My grandfather, a high school driving instructor in Oregon, enjoyed a 42-year-long career behind the wheel entirely accident-free—not a single crash, minor fender-bender, or absent-minded scratch. He taught thousands of students, but sadly, several of them met their fate behind the wheel, failing to see their senior year of high school. Grampa Joe was not an especially cautious person, but he was an incredible driver. Doubtless, the fate of these students influenced his day-to-day driving behavior; or, perhaps in contrast to the rest of us, he enjoyed what one might call expert intuition. And there is a big difference between expert intuition and what we normally call intuition.
What’s your "intuition" when it comes to your intuition? When you ask people to rate their intuitive judgment, they’ll typically give it high marks—hardly surprising. But when you ask them to rate their intuitive judgment compared to others, something very strange occurs. It’s not uncommon for 20 percent of people surveyed to claim that their intuitive prowess ranks in the top 1 percent and for the bottom half of the distribution to become a ghost town. Are you seeing the problem here?
The problem is known as the Blind Spot Bias, and it has serious implications for all sorts of decisions we make. Next time you’re driving on a crowded freeway, consider the fact that the vast majority of drivers think they’re better than average drivers—a lot better than average. As a result, they tailgate, change lanes more frequently, and multi-task with presumptive skill. What they’re really doing is taking risks they don’t realize they are taking and collectively causing a countless number of annual traffic deaths. And I’ll avoid elaborating the implications for sexual partners who consider themselves particularly skilled at withdrawal method of birth control.
What does this all mean? It means that our beliefs about intuition often get us into trouble. What about lay intuition itself? Unfortunately, that’s a bit of a sordid story too. Check out Daniel Kahneman’s excellent overview of intuitive judgment in his Nobel prize acceptance lecture.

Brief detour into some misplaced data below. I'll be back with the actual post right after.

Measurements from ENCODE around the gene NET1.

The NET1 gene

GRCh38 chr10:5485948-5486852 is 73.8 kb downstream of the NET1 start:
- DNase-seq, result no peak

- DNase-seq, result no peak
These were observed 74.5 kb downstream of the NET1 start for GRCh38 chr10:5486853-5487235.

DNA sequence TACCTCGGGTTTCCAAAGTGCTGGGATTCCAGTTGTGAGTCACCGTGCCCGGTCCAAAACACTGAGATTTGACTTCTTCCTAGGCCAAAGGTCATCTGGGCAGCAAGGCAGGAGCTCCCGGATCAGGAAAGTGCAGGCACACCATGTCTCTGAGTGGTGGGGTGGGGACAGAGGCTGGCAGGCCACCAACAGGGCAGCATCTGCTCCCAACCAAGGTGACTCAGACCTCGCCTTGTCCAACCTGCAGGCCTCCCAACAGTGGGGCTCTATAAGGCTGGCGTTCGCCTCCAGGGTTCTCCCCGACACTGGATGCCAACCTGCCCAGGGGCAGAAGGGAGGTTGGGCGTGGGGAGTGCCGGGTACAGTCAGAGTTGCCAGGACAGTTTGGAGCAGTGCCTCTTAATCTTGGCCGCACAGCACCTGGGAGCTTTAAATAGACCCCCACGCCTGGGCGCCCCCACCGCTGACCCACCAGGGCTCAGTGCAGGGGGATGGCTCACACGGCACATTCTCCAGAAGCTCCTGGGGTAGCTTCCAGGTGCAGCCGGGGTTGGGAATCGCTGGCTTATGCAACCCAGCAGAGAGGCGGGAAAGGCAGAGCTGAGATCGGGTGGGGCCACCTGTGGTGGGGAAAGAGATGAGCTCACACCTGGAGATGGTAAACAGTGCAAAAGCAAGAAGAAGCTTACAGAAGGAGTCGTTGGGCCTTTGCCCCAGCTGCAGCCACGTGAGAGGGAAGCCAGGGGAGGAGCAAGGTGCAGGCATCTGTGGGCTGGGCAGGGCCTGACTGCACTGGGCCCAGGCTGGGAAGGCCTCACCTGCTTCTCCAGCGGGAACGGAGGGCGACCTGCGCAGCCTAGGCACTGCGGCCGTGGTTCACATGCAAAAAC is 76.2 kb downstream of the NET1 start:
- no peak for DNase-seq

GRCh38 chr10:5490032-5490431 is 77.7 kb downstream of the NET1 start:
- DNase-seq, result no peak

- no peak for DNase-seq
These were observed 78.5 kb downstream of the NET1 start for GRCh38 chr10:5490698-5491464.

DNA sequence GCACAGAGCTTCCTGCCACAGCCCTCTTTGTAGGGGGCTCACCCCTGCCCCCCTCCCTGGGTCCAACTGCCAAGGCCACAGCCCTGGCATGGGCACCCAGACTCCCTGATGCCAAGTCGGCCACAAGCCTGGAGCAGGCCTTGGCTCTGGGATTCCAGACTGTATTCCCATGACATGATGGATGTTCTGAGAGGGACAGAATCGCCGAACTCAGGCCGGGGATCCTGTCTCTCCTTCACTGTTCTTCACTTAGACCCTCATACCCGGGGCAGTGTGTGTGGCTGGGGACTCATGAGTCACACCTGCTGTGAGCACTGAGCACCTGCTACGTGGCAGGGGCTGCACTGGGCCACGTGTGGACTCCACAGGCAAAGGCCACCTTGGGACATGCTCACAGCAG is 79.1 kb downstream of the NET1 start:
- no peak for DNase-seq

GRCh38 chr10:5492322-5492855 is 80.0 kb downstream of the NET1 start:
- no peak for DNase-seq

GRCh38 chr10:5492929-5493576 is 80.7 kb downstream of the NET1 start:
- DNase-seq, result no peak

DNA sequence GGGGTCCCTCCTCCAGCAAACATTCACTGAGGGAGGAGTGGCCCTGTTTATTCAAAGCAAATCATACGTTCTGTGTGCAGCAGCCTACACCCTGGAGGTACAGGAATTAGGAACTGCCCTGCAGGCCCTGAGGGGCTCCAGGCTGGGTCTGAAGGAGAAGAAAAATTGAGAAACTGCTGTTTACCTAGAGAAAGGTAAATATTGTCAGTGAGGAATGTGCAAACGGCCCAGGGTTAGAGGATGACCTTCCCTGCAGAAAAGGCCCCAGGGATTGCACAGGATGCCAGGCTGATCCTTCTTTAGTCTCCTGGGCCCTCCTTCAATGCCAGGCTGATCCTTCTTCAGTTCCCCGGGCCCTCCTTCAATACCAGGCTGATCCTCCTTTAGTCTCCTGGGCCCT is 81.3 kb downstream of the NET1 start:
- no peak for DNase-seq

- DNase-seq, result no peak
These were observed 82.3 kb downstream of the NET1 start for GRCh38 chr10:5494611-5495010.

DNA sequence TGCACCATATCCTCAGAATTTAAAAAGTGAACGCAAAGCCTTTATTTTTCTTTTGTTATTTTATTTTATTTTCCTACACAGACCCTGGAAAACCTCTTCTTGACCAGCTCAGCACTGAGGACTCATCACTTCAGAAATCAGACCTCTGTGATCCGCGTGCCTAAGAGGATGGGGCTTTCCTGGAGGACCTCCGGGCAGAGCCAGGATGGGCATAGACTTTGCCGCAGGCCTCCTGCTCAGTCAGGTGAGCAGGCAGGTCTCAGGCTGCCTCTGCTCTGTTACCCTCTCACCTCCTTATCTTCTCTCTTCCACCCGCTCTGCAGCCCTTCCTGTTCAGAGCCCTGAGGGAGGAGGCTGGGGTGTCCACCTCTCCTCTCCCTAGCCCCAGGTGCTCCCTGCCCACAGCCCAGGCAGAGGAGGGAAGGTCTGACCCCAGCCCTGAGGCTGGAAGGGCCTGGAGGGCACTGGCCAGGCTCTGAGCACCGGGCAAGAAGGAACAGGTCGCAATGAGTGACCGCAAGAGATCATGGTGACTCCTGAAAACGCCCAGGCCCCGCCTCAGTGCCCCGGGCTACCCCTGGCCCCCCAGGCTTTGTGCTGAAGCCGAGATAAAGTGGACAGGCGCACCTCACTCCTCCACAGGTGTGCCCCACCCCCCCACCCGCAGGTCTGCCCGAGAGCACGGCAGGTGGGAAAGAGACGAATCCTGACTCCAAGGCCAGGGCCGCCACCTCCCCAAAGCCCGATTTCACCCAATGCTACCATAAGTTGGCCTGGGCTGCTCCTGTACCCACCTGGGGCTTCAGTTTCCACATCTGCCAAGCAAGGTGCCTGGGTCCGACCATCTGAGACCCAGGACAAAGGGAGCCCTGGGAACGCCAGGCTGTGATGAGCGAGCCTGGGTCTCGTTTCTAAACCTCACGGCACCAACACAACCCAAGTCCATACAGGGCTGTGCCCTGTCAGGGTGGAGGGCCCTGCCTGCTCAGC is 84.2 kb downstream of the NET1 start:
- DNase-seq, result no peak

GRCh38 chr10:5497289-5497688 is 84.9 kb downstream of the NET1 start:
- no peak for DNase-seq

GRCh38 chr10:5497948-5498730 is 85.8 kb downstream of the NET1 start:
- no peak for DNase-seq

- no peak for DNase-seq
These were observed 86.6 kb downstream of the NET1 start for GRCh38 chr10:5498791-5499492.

What’s most relevant for social impact work and its evaluation is the special class of judgment and decision-making that stems from expert intuition: cardiologists who can reliably determine degree of arterial blockage with only a stethoscope; marriage counselors who can with uncanny precision predict future divorce by listening to a couple talk for five minutes; Secret Service agents who can accurately detect liars at every level of experience and sophistication; and, of course, my Grampa Joe.
What can we learn from these folks that we can leverage in social impact work? The answer usually won’t come from asking them. Most of the time the intuitive people performing these feats cannot clearly articulate how they do it. To be sure, their abilities are not innate. They can be learned. Below are some of the features that can help sharpen our intuition (also check out IDEO’s Jane Fulton Suri’s article "Informing Our Intuition: Designing Research for Radical Innovation").
Keen observation. Individuals in a constant state of learning can better detect nuances in the relationships between people and their environment. This requires approaching observations with an open mind, and constantly updating perspectives and hypotheses.
Accurate feedback. Feedback during observations is what enables us to compare what we’re measuring to what we expect to find; discrepancies become opportunities to learn and improve. This typically refines our understanding, helps us evaluate key hypotheses, and allows us to recalibrate so we make even better decisions in the next iteration.
Perpetual iteration. Repeated exposure to a given target is a prerequisite for developing expert intuition. Any expert can learn something by conducting a single trial with a sample of 300, but they’ll learn a great deal more by conducting 300 trials with a sample of one. Expert intuition is about honing pattern recognition, which can only be developed through serious iteration.
Notice that these tools are agnostic with respect to methodology. Observation, feedback, and iteration are required for most valid methods of investigation or evaluation. The expert intuition they can produce improves upfront decision making which is important because when there’s little trust in upfront decisions donors tend to over-rely on evaluation.
I think people commonly hear “intuition” as a code word for wanting to avoid quantitative evaluation. In fact, I think those who lean toward qualitative methods are often open to validating their work through quantification, but just not at the expense of constraining the richness of their inquiry.
Continue our conversation by commenting below:
What examples have you seen of expert intuition working or not working?
How have you integrated expert intuition into qualitative and quantitative evaluation practices?
David Fetherstonhaugh is a behavioral economist at IDEO.